The Phenom is about a baseball player, and that's about all it has in common with any baseball movie you've ever seen. That much is clear from the opening credits, written in a scrawling cursive script over dainty floral wallpaper to the sound of an aristocratic classical score. Johnny Simmons stars as the phenom in question, a high school great who cracks under pressure in the Major Leagues, thanks in part to complex daddy issues (Ethan Hawke plays his beer-guzzling excuse for a father). Paul Giamatti plays his new mental coach, who knows the problem runs much deeper than the mechanics of his wind-up. The Phenom will be released on June 24.
Hunt for the Wilderpeople
Writer-director Taika Waititi boasts an impressive background in his home country of New Zealand, where his 2010 film Boy remains the top-grossing Kiwi movie, and a bright future with his big-ticket gig helming next year's Marvel flick Thor: Ragnarok. But this year, first at Sundance and again at Tribeca, he's in the spotlight for his tale of a tough foster kid teaming up with a 60-something grouch to survive in the bush. An adaptation of Barry Crumps's novel Wild Pork and Watercress, Hunt for the Wilderpeople hits theaters June 24.
All We Had
Katie Holmes makes her directorial debut with this adaptation of Annie Weatherwax's 2014 novel about a struggling mother and her teenage daughter trying to make a home for themselves after bouncing around from lousy boyfriend to lousy boyfriend. With a gentle turn by Luke Wilson and the introduction of promising newcomers Eve Lindley and Stefania Owen, All We Had is an intimate look at the effects of the Great Recession on this family of two. Though some of its meditations on female resilience are spelled out more plainly than they need to be, it's an impressive first outing behind the camera accompanied by an affecting performance by Holmes.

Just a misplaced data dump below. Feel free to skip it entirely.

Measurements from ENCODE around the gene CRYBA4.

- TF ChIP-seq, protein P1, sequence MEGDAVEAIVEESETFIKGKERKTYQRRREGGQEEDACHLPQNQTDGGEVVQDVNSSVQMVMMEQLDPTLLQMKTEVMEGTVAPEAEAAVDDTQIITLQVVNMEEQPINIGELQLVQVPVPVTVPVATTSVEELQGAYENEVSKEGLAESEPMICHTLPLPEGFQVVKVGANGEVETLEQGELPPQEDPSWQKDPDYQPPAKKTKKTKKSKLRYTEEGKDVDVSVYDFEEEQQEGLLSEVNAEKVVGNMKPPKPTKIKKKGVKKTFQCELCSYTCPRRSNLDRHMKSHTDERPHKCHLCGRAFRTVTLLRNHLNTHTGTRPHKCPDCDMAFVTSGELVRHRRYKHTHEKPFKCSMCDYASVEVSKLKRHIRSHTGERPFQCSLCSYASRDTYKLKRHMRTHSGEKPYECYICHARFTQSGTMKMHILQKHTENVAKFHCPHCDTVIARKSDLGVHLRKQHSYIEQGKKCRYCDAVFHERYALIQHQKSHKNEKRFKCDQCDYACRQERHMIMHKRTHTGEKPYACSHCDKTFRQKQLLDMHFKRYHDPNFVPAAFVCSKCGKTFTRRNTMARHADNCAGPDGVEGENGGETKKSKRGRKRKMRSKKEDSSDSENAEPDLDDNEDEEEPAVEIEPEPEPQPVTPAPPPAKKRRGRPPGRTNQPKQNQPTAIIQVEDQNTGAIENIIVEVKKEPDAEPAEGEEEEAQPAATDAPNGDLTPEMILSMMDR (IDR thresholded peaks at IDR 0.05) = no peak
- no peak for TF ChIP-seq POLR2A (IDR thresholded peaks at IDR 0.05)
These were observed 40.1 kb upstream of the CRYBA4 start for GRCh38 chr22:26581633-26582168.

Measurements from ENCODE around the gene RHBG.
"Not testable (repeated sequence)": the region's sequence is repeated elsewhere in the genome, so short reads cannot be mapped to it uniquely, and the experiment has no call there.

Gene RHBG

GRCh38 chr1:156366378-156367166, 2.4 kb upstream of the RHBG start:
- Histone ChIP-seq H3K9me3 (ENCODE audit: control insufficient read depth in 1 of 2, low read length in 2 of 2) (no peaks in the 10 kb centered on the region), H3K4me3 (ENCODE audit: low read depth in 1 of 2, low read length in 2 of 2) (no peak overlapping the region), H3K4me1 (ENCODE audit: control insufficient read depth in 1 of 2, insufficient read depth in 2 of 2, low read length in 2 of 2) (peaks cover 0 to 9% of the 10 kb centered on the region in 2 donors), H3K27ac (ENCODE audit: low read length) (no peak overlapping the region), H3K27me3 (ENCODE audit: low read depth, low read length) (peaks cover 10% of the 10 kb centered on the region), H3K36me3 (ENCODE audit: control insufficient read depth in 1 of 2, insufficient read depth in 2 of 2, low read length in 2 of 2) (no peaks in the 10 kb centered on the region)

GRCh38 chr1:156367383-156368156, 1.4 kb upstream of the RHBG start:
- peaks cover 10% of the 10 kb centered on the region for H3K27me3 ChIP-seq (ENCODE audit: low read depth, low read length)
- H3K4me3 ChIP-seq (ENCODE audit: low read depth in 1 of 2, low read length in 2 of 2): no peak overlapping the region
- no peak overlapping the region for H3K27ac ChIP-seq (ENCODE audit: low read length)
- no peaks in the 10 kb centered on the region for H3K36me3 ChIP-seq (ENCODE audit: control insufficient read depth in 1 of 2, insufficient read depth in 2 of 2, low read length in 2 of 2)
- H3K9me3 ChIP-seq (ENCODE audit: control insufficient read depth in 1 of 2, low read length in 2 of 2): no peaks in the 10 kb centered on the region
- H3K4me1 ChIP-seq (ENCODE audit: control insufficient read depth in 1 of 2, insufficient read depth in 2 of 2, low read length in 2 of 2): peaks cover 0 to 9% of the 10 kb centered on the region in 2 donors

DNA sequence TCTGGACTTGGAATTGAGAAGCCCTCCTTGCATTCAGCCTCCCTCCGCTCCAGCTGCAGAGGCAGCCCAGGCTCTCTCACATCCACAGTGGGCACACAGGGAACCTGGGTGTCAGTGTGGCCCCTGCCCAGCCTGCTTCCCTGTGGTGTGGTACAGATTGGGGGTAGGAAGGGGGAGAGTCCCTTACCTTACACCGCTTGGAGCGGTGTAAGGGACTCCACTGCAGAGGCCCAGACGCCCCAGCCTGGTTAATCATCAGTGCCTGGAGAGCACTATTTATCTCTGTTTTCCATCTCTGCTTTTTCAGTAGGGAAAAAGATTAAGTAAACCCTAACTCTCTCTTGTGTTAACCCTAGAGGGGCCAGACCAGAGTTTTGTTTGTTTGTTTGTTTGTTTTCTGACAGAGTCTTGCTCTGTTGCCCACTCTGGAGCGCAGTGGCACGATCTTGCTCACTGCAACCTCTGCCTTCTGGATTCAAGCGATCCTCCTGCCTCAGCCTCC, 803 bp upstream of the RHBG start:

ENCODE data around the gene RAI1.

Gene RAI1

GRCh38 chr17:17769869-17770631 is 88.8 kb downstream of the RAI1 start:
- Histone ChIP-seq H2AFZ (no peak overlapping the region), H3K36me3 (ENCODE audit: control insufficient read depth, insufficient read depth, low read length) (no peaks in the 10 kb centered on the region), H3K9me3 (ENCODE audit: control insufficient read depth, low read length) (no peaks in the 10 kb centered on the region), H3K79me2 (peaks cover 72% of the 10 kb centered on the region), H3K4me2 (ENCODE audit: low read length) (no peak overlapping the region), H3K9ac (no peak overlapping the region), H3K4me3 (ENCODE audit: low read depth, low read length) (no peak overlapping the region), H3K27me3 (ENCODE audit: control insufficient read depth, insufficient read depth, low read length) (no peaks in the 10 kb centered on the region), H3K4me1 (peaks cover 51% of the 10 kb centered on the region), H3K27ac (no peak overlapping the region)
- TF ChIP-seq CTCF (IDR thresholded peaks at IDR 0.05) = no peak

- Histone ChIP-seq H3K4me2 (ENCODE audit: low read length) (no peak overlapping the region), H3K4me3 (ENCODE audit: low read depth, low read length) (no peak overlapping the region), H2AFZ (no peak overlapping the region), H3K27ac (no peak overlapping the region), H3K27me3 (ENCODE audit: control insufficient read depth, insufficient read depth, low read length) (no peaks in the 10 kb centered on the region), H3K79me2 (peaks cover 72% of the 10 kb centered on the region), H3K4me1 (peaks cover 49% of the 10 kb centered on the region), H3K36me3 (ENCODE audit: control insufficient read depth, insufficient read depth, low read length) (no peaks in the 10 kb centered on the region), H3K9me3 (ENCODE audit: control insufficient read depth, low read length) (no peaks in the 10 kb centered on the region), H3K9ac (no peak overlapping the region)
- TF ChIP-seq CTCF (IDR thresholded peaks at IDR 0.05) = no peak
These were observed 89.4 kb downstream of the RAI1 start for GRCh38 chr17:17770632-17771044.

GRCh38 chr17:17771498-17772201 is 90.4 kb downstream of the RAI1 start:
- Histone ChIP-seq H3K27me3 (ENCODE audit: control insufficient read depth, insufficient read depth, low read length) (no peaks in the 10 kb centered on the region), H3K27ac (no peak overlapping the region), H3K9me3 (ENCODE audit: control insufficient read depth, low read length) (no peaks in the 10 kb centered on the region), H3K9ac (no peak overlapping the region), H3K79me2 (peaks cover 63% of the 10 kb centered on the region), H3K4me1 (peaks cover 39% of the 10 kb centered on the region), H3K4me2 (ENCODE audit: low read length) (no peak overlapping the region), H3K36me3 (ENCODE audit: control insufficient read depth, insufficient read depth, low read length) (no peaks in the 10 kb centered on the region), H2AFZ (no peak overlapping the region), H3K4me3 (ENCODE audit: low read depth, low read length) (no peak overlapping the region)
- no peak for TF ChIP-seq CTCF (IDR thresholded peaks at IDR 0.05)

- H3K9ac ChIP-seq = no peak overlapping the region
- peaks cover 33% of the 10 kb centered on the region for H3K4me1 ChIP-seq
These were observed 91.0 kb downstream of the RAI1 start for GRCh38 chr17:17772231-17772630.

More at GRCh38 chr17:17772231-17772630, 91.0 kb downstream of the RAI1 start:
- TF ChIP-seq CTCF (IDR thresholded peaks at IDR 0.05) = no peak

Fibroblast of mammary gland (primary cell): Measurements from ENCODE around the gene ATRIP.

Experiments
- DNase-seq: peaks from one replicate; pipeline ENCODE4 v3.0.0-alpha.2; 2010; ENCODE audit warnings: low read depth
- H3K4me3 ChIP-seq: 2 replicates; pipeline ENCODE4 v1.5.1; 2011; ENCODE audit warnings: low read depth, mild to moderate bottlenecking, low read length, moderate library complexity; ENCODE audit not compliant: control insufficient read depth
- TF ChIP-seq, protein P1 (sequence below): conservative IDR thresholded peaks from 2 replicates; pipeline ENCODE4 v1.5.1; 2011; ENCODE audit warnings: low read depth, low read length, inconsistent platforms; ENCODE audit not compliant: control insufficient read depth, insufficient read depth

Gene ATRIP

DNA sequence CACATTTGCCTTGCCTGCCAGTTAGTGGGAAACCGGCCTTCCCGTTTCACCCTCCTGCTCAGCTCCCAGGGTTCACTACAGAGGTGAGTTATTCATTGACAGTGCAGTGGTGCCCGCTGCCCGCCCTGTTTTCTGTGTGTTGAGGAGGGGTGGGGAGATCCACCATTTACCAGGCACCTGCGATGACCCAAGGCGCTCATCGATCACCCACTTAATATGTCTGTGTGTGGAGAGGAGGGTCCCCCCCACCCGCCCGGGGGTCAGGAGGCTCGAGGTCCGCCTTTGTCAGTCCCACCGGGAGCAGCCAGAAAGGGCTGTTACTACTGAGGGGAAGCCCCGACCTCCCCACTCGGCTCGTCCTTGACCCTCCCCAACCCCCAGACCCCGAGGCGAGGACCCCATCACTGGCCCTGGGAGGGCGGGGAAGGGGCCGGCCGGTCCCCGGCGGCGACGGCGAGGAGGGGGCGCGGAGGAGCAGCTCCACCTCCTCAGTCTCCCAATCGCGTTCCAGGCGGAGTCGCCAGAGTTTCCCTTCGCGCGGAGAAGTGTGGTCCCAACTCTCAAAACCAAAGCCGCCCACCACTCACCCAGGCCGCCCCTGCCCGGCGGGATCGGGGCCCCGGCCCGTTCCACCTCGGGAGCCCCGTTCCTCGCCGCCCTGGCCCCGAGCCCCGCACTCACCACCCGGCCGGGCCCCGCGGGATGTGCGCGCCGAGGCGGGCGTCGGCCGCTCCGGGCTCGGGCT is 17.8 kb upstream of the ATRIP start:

Owen Suskind's obsession with Disney movies was not your typical childhood fondness for fairy godmothers and talking toys. Suskind, now in his early 20s, is autistic, and was for many years unable to communicate—until he and his family developed a language rooted in the dialogue and songs of Disney movies. Based on a book written by Suskind's father, Pulitzer Prize-winning journalist Ron Suskind, Oscar-winning director Roger Ross Williams tells the Suskind family's story in Life, Animated, which will be released on July 8.
Southwest of Salem: The Story of the San Antonio Four
Southwest of Salem has an immediate leg up due to the immense popularity of recent are-they-or-aren't-they-guilty true crime series like Serial and Making a Murderer. But this documentary by Deborah S. Esquinazi focuses not on the ambiguity of the accusations against four women charged with gang-raping two children, but on the toxically homophobic environment that led to their wrongful convictions in 1994. The film goes beyond the usual trappings of a true crime story to examine yet another way in which the criminal justice system can be derailed by unfounded fear and prejudiced groupthink.